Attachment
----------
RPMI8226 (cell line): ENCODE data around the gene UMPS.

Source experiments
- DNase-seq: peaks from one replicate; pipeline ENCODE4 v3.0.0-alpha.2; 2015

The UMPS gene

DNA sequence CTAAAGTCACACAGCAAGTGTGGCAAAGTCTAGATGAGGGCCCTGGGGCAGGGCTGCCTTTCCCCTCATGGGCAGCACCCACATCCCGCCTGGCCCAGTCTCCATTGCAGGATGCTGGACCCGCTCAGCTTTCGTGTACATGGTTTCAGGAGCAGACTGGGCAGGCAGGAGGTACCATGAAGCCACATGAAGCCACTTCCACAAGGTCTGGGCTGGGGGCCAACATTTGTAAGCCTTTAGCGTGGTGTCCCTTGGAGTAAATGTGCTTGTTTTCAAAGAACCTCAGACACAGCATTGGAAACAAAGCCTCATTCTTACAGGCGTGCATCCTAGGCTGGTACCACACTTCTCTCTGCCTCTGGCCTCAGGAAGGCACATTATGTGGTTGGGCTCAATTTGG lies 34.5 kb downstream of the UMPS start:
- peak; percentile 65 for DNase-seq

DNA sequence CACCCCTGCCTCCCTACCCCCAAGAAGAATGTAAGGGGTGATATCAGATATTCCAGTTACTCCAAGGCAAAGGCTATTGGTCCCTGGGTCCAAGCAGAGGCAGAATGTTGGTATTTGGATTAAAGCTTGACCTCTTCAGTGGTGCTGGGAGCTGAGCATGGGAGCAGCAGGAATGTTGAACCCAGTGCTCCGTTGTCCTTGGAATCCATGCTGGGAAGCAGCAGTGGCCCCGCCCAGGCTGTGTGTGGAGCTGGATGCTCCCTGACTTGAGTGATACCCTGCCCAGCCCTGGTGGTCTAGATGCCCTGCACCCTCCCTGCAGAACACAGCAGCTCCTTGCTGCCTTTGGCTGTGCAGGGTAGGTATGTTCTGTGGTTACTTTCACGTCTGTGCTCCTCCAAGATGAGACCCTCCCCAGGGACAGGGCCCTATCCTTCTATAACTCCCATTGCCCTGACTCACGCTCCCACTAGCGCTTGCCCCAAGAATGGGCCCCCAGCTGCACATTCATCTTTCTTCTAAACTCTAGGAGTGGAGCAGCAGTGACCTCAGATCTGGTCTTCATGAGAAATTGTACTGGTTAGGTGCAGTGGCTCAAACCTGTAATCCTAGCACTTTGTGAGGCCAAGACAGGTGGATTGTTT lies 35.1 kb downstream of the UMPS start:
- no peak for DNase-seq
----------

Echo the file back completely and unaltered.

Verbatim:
RPMI8226 (cell line): ENCODE data around the gene UMPS.

Source experiments
- DNase-seq: peaks from one replicate; pipeline ENCODE4 v3.0.0-alpha.2; 2015

The UMPS gene

DNA sequence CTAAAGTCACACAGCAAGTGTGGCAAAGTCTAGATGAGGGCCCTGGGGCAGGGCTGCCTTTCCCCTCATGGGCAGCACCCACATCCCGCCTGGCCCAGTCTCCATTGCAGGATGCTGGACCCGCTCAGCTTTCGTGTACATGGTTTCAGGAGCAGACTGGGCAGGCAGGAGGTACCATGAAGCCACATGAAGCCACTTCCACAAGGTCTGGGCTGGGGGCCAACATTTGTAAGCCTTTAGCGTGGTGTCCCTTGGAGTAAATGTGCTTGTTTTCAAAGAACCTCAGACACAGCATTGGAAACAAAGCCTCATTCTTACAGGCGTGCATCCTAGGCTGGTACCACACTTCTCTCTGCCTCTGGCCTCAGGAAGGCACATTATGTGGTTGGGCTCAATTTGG lies 34.5 kb downstream of the UMPS start:
- peak; percentile 65 for DNase-seq

DNA sequence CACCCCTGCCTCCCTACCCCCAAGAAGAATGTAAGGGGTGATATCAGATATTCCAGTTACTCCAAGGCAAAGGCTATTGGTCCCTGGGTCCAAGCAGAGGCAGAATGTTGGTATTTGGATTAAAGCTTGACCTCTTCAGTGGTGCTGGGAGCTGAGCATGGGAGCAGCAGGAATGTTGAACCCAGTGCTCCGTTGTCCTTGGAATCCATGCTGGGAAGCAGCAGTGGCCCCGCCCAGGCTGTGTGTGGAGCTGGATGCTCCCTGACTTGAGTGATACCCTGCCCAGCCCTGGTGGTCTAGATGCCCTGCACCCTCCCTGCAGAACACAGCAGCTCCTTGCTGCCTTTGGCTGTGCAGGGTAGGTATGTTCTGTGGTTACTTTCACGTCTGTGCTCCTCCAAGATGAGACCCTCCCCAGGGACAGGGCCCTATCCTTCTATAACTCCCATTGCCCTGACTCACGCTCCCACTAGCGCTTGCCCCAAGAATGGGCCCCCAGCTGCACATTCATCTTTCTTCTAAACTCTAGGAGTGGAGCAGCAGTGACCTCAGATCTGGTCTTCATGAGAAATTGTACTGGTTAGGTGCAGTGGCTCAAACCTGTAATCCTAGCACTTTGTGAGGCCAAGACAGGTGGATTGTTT lies 35.1 kb downstream of the UMPS start:
- no peak for DNase-seq